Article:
The party is back! For the second tax day in a row, hundreds of angry tax payers are expected to flock to the Customs House in downtown Charleston. As one of the most recognizable (former) federal buildings downtown, the Customs House is a fitting spot for the event. It's also one of the few places where more than 10 people can stand together without bumping into a local pet project paid for with federal dollars.
It hardly seems like only a year ago that we were poking fun at the idea of tea parties. We've still got the promotional photo from My Little Pony's The World's Largest Tea Party hanging in the office.
But these guys aren't a joke anymore. They've been emboldened by the fresh embrace of the rank-and-file Republican Party, as well as the kind of media attention typically saved for helicopter caribou hunts.
"The national media is infatuated with the Tea Party," says Jeri Cabot, a political science professor at the College of Charleston.
Sometimes that's enough to move fence-sitting undecided voters.
"(The media) has legitimized the movement, and that will have a trickle-down effect," she says.
Turnout last year was strong, with an anti-Obama sentiment running throughout the crowd.
But Cabot doesn't expect quite the same crowd now that healthcare reform is behind us.
"It passed," she says. "There's not that optimism of, 'Maybe we can stop that.'"
Spending isn't the only Tea Party rallying cry — signs at last year's event noted the general threat of socialism, as well as what opponents of the Obama administration refer to as a defeatist foreign policy.
But federal spending is a chief concern. One sign last year read, "Our spending Congress gives drunken sailors a bad name," pulling a popular line from GOP presidential candidate John McCain. With a boy on his shoulders, another man held a sign reading, "Bailouts + Debt = Fiscal Child Abuse."
Be careful where you're stepping in downtown Charleston with that sign. You just might be waving it at something Washington paid for.
Federally Funded Charleston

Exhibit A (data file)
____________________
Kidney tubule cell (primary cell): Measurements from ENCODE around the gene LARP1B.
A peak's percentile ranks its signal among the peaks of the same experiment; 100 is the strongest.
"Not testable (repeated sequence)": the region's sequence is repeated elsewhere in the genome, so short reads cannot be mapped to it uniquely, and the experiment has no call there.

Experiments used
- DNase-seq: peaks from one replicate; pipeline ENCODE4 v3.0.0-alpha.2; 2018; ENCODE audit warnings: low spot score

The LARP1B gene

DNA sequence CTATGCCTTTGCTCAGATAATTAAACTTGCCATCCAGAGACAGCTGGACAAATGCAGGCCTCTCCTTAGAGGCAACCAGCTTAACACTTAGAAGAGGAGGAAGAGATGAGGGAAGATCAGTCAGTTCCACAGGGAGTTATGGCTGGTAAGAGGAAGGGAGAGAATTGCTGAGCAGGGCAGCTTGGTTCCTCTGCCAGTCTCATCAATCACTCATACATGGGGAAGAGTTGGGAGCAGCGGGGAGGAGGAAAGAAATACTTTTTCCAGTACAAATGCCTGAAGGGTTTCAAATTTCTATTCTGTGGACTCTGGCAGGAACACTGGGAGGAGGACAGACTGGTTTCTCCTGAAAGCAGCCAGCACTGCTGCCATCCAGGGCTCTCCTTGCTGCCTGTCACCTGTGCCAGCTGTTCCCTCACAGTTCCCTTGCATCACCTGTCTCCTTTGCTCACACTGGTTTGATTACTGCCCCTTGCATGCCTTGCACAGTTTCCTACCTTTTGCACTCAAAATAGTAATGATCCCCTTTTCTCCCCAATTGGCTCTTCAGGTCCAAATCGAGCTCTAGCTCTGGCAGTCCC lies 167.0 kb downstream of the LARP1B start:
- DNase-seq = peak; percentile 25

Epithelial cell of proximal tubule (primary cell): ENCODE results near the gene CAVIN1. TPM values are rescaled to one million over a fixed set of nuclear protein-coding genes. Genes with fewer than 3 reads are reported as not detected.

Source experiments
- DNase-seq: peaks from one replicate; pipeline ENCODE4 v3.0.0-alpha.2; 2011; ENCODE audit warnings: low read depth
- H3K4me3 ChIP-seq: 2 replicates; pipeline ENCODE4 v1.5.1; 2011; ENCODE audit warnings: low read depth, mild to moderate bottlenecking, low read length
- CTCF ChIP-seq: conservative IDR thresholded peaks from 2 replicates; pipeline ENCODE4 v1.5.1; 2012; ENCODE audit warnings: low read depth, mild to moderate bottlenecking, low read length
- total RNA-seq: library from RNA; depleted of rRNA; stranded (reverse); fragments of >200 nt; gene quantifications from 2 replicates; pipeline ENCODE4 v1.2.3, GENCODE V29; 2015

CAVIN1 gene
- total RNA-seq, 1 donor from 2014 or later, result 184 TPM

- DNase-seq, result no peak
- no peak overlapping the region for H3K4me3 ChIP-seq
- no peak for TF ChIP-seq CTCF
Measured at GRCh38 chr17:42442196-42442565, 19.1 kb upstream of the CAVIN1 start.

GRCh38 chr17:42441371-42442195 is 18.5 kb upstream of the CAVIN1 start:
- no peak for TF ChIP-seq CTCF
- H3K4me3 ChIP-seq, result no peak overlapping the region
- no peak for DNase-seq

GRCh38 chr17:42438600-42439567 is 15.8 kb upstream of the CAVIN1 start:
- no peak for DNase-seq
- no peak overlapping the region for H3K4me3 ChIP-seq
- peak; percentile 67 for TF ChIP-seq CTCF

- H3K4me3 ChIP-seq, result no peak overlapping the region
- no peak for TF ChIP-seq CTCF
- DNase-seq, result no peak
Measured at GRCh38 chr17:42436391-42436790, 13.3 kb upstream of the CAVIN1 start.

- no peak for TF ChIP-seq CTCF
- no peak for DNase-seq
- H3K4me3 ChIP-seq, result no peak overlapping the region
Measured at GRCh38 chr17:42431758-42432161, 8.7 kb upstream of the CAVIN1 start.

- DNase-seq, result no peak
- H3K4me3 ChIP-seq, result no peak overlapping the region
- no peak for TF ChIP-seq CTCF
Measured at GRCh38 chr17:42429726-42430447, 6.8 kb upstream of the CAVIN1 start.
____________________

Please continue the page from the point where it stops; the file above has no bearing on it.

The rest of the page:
"It was a philosophical thing," Mayor Joe Riley told The Washington Post in 1986 regarding Charleston's previous aversion to assistance. "They didn't believe in federal aid."
That changed in the late '70s, with Washington cash contributing to an urban renaissance that has made Charleston one of the leading tourist destinations in the country.
In a review of archived news clippings, we were able to create a pretty significant list, with some of the most recognizable peninsula projects in the last three decades owing some portion of the expense to federal aid.
We tried to avoid what could arguably be federal responsibilities — revitalization support after the Navy base closed, the new Cooper River bridge, and, most recently, $10 million toward a flooding fix on the Crosstown.
Looking for a place to stay? Two downtown landmarks are out of the running. A $10 million federal grant helped seal the deal for the construction of Charleston Place in the early '80s, and $4.25 million went to renovating the Francis Marion Hotel.
As a side note, even getting to town is a challenge, with federal funding providing the lion's share of parking at the Charleston International Airport.
And what can you do when you get done? It's best to just huddle with a beer in some nondescript, non-historical building downtown (keep looking, you might find one).
The South Carolina Aquarium received $2.5 million in federal grants. The recent Dock Street Theatre rehab was shored up with $3.7 million from the Federal Emergency Management Agency.
Taking a walk? The Ravenel Bridge pathway extension along East Bay Street received $575,000 from Washington.
The Lowcountry Children's Museum has a roof because of a federal grant. Similar funds helped build the Maritime Center and Waterfront Park.
That's not all. Local police protection, vital to any protest of this size, is being subsidized by federal stimulus dollars. A car accident? The city's fire department paid for extraction equipment, as well as other tools, with a federal grant.
Years from now, when Charleston's next generation of bright young minds learns about the Tea Party rallies, it will be via smart boards and computers paid for from federal education grants.